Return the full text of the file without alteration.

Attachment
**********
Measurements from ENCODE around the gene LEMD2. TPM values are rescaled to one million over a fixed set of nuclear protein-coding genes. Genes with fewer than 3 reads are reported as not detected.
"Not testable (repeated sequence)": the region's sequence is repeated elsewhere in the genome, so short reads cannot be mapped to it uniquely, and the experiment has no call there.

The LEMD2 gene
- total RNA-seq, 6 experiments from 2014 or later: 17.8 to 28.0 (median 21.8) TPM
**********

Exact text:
Measurements from ENCODE around the gene LEMD2. TPM values are rescaled to one million over a fixed set of nuclear protein-coding genes. Genes with fewer than 3 reads are reported as not detected.
"Not testable (repeated sequence)": the region's sequence is repeated elsewhere in the genome, so short reads cannot be mapped to it uniquely, and the experiment has no call there.

The LEMD2 gene
- total RNA-seq, 6 experiments from 2014 or later: 17.8 to 28.0 (median 21.8) TPM